2′-fucosyllactose inhibits imiquimod-induced psoriasis in mice by regulating Th17 cell response via the STAT3 signaling pathway


Psoriasis is a chronic immune-mediated inflammatory cutaneous disorder with Th17 cells and Th17-related cytokines playing an important role in its development. 2′-FL (2′-fucosyllactose), which makes up about 30% of all HMOs (human milk oligosaccharides) in blood type secretor positive maternal milk, plays an essential role in supporting aspects of immune development and regulation.


To explore the immunomodulatory effect of 2′-FL in psoriasis, we employed the imiquimod (IMQ)-induced psoriasis-like mouse model. Our data showed that mice administered with 2′-FL exhibited attenuated skin damage and inflammation, characterized by significantly decreased erythema and thickness and reduced recruitment of pro-inflammatory cytokines, when compared to control mice. The alleviated skin inflammation in 2′-FL treated mice was associated with a reduced proportion of Th17 cells and decreased production of Th17-related cytokines.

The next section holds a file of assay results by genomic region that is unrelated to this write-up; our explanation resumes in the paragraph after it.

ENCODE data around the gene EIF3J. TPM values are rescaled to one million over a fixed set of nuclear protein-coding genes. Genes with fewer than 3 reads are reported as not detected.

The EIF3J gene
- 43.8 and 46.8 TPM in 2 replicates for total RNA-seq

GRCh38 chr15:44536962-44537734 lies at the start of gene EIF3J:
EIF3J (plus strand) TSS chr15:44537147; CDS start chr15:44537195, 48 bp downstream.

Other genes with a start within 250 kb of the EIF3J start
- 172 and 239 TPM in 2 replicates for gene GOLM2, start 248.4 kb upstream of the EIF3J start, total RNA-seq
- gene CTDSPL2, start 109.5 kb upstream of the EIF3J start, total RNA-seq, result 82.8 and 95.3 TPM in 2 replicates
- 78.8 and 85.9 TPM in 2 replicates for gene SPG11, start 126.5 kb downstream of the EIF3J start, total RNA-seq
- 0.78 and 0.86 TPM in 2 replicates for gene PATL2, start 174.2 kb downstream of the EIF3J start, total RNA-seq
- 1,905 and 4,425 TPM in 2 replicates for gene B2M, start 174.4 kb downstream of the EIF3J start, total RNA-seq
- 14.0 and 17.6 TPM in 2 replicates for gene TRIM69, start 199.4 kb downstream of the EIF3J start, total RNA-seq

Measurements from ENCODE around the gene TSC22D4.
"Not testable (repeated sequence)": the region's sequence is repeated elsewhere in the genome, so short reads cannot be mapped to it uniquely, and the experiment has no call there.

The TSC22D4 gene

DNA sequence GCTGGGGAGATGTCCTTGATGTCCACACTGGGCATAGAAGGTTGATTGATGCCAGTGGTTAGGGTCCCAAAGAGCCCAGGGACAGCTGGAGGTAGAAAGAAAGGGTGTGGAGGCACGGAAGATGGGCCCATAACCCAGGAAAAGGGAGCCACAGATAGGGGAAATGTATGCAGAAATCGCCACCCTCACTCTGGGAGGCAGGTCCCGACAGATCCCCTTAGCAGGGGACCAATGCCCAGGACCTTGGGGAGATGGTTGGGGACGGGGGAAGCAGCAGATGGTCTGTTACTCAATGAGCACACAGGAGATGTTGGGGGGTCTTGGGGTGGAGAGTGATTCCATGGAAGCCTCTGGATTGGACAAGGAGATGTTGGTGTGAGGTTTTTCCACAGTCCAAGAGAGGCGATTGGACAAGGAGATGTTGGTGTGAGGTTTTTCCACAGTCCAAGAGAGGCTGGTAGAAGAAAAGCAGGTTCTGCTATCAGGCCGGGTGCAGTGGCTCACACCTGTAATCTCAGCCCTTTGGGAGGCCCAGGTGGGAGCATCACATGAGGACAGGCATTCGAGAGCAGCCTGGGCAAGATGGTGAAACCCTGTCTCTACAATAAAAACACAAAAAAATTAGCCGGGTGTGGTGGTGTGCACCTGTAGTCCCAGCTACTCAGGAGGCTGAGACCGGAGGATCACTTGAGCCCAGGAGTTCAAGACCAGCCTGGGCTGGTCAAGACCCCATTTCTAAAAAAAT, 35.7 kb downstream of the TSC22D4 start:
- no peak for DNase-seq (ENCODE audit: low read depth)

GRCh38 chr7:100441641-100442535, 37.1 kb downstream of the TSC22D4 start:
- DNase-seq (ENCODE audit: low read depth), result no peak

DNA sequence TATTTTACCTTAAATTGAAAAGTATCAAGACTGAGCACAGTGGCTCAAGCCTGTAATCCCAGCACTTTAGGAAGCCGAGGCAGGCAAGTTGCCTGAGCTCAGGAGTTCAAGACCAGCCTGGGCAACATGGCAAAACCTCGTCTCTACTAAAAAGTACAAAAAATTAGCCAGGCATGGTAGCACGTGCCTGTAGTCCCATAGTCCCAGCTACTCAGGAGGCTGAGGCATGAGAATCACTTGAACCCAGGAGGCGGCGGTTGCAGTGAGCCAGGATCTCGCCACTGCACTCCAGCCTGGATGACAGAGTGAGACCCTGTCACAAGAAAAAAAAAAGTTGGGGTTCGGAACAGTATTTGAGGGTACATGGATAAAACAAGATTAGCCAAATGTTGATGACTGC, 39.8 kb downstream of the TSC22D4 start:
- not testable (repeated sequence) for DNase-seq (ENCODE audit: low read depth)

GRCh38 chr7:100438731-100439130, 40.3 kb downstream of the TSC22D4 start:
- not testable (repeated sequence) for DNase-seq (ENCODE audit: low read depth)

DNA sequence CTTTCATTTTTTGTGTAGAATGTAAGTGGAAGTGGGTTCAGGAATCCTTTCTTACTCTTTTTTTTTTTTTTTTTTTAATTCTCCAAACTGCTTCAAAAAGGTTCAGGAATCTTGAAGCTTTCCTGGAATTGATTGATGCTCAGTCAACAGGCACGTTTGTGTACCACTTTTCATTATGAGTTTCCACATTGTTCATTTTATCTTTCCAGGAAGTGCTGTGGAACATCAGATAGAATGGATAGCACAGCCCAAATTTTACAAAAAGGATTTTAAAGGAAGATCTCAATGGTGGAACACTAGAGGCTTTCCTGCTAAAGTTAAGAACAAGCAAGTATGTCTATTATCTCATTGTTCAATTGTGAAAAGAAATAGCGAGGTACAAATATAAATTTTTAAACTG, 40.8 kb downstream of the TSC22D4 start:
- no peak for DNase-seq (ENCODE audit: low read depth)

Furthermore, we have demonstrated that 2′-FL reduced the phosphorylation of STAT3 in the skin tissue from mice with IMQ stimulation, which could account for the decreasing recruitment of Th17 cells. In vitro studies showed that 2′-FL inhibited differentiation of Th17 cells, phosphorylation of STAT3, and RORγt mRNA levels in T cells under Th17 polarization. Our results indicate that 2′-FL ameliorates IMQ-induced psoriasis by inhibiting Th17 cell immune response and Th17-related cytokine secretion via modulation of the STAT3 signaling pathway.

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